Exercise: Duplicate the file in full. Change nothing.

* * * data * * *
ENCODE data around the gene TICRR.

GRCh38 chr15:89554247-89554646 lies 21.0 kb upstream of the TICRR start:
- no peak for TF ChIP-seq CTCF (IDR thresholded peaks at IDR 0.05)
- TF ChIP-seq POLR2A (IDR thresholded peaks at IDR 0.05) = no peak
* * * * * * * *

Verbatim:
ENCODE data around the gene TICRR.

GRCh38 chr15:89554247-89554646 lies 21.0 kb upstream of the TICRR start:
- no peak for TF ChIP-seq CTCF (IDR thresholded peaks at IDR 0.05)
- TF ChIP-seq POLR2A (IDR thresholded peaks at IDR 0.05) = no peak